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Summary:

Adobe will unveil Monday its business plan for a desktop Flash media player still in development. The product, due for beta release “this spring,” will be a free platform monetized through licensing DRM and analytics tools. Adobe Media Player, which has been called “Philo” both internally […]

Adobe will unveil Monday its business plan for a desktop Flash media player still in development. The product, due for beta release “this spring,” will be a free platform monetized through licensing DRM and analytics tools.

Adobe Media Player, which has been called “Philo” both internally and in early demos, looks like it could be an able competitor to internet TV efforts like Joost and video aggregation tools like Democracy. However, Adobe is not going that direction. The company is being careful not to set up its own proprietary platform, store, or even serial video index.

That’s because Adobe doesn’t want to cause conflicts with its partners and customers, said Craig Barberich, group product manager for Adobe Dynamic Media Organization, in a call last week. “The media companies have a lot of questions about the other technology providers – are they becoming media companies or becoming providers… We are not a media company,” he explained.

Adobe Media Player, in both Windows and Mac versions, will be distributed through Adobe’s own site as well as in branded form by media company customers. It is essentially a video RSS reader, with episodic content being brought in through feeds. Here’s a screenshot, including some sample content, though Adobe cautions that it is not yet ready to announce any partnerships.

Another business Adobe is not getting into is advertising, though the player will include tools for a wide variety of ad insertions, said Barberich: animation, pre-/post-mid-roll, overlay, and banner, all both offline and online. All content on the platform will be ad-supported; Adobe does not plan to include support for content sales, according to Barberich.

Through the player, Adobe will be launching its first effort at Flash DRM, something a third-party vendor, Widevine, had been the first to announce just last week. The timing suggests Widevine forced Adobe to show its hand, as one NTV commenter posits.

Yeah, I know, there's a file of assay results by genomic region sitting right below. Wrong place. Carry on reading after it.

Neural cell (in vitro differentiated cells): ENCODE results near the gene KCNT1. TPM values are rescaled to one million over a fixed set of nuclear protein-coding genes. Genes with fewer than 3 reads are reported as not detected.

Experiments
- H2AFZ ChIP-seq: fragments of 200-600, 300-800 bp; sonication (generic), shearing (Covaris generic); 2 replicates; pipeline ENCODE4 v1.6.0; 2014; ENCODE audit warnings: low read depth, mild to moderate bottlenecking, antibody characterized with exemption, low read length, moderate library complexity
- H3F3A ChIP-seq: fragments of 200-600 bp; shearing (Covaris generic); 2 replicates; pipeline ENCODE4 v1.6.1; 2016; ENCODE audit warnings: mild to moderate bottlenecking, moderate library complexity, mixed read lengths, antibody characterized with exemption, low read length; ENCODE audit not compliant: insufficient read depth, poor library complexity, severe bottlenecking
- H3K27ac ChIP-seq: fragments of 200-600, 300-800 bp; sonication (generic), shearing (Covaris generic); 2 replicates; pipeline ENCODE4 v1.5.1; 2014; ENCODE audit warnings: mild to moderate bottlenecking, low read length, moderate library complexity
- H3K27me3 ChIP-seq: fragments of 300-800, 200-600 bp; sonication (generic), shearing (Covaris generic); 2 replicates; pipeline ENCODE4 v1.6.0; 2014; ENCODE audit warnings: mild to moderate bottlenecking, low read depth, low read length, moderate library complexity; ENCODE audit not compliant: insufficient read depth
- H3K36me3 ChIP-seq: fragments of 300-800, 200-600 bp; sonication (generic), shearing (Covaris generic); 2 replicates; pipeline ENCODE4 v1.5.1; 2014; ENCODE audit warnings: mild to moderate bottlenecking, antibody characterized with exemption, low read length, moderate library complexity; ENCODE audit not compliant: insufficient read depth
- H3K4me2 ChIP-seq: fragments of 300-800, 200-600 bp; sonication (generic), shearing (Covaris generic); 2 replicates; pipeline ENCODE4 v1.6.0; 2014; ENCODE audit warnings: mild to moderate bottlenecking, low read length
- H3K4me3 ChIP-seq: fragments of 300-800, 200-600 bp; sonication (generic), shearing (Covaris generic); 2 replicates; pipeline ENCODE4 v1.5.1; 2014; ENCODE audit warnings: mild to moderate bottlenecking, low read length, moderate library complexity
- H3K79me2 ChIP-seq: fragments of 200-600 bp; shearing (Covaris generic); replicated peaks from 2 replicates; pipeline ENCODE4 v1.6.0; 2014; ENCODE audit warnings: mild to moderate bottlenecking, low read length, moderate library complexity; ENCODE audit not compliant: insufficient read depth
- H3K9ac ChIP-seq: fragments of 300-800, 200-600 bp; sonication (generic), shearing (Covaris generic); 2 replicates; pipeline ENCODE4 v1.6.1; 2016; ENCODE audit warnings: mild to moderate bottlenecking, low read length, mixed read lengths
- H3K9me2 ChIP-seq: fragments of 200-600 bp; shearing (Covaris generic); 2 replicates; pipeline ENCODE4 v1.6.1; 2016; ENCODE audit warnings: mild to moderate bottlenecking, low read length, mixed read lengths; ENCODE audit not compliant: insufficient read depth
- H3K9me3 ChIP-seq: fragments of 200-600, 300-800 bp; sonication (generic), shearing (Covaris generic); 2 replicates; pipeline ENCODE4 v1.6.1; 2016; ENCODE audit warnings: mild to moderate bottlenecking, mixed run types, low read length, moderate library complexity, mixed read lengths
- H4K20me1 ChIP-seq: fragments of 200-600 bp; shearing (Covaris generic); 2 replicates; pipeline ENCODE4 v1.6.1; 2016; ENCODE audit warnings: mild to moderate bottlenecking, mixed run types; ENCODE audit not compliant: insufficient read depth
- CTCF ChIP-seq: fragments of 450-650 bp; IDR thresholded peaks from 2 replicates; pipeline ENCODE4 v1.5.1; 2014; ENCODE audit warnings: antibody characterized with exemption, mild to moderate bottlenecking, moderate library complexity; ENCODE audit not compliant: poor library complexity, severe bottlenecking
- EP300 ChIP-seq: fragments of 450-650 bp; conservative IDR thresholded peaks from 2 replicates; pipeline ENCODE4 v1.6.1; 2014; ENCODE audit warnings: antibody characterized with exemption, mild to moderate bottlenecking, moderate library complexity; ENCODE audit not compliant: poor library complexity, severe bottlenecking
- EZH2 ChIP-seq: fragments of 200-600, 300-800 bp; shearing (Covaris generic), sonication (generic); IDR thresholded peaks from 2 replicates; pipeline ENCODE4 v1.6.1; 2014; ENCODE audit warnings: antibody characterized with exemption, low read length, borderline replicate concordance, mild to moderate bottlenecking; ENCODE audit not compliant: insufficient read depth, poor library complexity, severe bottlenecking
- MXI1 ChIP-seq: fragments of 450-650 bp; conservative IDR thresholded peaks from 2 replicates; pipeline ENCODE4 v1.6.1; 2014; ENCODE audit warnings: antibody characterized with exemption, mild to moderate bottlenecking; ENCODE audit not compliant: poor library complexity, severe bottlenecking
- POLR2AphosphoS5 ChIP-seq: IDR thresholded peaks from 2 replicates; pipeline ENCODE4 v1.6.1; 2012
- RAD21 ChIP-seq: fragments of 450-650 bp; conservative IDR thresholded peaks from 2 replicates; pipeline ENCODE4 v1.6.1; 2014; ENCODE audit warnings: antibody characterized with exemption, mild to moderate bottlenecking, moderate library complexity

Barberich said Adobe’s DRM will come in two flavors: content integrity protection, where the company ensures advertising stays attached to content, and identity-based content protection, where the company disallows playing content outside of the computers on which it’s approved. Adobe will also sell a cookie-based reporting system for installation on customers’ servers.

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  1. Adobe announces new media player « Scobleizer – Tech Geek Blogger Sunday, April 15, 2007

    [...] NewTeeVee has the details. Also shipping on this is DRM. Partly so that folks like me can include advertising with videos and make sure that the advertising isn’t separated from the videos. Partly for media industry types to make sure that their content doesn’t get sprayed around the Internet. [...]

  2. Adobe Media Player : standing on the shoulder of colossi Monday, April 16, 2007
  3. Microsoft Silverlight, la competencia de Adobe Flash Monday, April 16, 2007

    [...] será lanzada en breve con herramientas de estadísticas y licencias DRM. Como se vé en NewTeeVee, las primeras capturas públicas de la tecnología lo hacen parecer un competir de servicios como [...]

  4. Noticias » Blog Archive » Microsoft Silverlight, la competencia de Adobe Flash Monday, April 16, 2007

    [...] será lanzada en breve con herramientas de estadísticas y licencias DRM. Como se vé en NewTeeVee, las primeras capturas públicas de la tecnología lo hacen parecer un competir de servicios como [...]

  5. Beautyfil Mind » Blog Archive » Adobe announces new media player Monday, April 16, 2007

    [...] NewTeeVee has the details. Also shipping on this is DRM. Partly so that folks like me can include advertising with videos and make sure that the advertising isn’t separated from the videos. Partly for media industry types to make sure that their content doesn’t get sprayed around the Internet. [...]

  6. Silverlight vs. Flash: the battle for the platform — Alec Saunders .LOG Monday, April 16, 2007

    [...] to be outdone, Adobe has struck by previewing the Adobe Media Player, a standalone player that presumably may compete, some day, with the Microsoft [...]

  7. Microsoft shines cool on WPF/E, turns on Silverlight – Long wins first prize for cheeky article titles – istartedsomething Monday, April 16, 2007

    [...] (WPF/E) for the past 12 months. The announcement was such a success, it completely obliterated Adobe’s competing Flash-video announcement like Novell parts in a BlendTec blender. But it worries me that a lot of media publications and [...]

  8. So is this the Widevine DRM inside?

    It sounds like the buisness meodel Widevine Presented last week expect Widevine supports all formats.

  9. It is funny

    Widvine is already showing this stuff with Flash 8 and 9 in thier booth Booth #C1855

    No new Adobe player needed …They demoed it for me last night

  10. Microsoft and Adobe Go Head-To-Head…Again – CyberNet News Monday, April 16, 2007

    [...] same thing with their media player, and they even plan on dipping their hands in some Flash DRM! As NewTeeVee points out this will essentially be a video RSS Reader that retrieves the video listings from feeds. Here is [...]

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